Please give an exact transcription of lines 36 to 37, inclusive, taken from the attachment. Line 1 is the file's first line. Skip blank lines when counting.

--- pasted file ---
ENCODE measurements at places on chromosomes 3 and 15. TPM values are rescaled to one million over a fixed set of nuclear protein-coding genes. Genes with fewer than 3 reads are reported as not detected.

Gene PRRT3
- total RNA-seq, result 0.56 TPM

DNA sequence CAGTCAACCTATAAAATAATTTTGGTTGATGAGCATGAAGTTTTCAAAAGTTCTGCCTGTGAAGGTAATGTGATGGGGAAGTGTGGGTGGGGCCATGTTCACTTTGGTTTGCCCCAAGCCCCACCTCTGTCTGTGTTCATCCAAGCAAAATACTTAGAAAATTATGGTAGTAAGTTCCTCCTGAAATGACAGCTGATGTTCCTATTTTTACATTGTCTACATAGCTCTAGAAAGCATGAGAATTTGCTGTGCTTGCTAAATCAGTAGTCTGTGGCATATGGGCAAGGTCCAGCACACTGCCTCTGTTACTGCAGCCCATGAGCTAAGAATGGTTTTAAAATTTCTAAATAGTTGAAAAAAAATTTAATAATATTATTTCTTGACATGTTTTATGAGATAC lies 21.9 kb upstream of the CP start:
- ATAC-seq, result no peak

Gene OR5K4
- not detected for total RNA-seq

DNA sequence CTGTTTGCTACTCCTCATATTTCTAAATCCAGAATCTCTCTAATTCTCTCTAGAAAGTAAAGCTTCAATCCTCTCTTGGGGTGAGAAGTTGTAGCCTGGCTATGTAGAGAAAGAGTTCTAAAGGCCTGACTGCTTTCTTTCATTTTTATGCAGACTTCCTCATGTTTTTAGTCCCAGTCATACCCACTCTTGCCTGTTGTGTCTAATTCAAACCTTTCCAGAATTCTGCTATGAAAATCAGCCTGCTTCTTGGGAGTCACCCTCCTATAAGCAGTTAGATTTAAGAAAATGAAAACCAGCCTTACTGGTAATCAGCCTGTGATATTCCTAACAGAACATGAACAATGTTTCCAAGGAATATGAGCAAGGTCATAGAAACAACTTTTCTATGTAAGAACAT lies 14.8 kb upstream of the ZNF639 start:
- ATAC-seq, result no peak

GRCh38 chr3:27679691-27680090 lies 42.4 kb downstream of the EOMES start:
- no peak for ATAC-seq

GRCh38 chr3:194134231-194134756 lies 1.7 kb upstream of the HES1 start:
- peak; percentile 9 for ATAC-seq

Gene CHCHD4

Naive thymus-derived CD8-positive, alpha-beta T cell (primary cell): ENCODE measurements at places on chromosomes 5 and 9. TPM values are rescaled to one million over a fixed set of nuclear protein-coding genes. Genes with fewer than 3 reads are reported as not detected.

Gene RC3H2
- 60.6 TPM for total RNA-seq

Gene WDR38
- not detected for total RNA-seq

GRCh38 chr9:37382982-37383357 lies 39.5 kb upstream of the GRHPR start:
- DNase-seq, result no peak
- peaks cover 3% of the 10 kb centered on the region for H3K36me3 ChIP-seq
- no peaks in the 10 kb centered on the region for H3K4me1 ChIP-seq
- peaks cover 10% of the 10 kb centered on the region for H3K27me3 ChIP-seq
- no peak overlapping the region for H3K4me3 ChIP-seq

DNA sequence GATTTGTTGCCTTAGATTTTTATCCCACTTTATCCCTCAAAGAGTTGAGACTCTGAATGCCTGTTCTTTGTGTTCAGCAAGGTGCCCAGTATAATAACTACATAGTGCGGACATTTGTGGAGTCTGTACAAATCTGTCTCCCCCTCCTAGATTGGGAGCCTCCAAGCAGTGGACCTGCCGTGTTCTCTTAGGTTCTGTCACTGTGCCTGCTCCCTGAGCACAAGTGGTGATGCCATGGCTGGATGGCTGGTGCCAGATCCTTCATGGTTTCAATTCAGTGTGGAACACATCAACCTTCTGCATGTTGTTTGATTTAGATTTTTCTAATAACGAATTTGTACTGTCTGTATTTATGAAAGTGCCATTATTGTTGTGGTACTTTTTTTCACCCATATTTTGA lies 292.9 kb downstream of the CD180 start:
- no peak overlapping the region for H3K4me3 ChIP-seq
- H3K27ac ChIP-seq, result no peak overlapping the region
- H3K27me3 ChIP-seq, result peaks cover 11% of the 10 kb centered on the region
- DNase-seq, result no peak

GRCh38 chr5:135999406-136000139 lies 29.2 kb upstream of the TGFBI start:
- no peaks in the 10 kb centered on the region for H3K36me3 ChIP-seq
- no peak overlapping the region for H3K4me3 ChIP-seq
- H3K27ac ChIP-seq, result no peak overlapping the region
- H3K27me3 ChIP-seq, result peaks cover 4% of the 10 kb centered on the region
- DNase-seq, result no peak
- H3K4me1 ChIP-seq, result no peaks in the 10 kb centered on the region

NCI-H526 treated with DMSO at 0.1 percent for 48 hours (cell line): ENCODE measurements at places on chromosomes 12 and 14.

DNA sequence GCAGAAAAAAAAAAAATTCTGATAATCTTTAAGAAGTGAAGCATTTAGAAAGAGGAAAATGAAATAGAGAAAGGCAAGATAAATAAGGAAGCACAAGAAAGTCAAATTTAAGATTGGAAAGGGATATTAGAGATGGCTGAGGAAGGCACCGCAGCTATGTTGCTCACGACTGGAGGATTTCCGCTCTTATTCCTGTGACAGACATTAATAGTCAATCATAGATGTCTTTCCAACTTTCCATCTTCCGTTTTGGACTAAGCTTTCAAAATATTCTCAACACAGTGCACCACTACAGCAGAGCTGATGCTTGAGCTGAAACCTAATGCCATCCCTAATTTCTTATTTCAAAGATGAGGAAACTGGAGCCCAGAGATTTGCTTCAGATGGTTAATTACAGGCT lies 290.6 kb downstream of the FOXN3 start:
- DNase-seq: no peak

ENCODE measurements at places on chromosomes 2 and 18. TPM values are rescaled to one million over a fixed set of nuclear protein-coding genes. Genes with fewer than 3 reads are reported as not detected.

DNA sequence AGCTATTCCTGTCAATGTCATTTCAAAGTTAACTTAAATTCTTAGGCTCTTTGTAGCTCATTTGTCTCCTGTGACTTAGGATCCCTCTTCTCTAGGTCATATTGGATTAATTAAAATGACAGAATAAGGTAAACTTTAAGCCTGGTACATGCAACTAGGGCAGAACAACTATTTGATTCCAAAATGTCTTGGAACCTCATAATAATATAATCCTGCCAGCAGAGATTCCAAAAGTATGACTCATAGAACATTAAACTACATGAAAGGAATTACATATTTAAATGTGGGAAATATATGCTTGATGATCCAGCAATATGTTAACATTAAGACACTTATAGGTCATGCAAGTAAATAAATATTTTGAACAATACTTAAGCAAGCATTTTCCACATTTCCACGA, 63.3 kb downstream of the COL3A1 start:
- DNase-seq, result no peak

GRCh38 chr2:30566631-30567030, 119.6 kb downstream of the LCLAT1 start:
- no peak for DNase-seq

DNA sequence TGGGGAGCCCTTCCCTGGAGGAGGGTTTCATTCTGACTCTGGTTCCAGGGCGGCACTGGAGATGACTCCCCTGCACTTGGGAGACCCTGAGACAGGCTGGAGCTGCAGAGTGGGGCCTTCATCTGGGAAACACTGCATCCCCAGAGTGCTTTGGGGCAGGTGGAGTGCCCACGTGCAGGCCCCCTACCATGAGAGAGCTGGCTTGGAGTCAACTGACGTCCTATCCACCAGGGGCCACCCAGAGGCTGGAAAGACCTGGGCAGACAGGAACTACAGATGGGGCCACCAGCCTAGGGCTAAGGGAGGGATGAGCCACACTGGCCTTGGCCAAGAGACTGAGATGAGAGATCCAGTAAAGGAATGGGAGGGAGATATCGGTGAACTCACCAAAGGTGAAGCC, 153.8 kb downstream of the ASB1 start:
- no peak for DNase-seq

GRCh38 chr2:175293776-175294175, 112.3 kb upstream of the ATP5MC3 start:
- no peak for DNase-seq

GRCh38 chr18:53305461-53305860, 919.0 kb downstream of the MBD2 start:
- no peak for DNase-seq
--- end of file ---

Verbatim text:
- DNase-seq, result no peak
- H3K4me1 ChIP-seq, result no peaks in the 10 kb centered on the region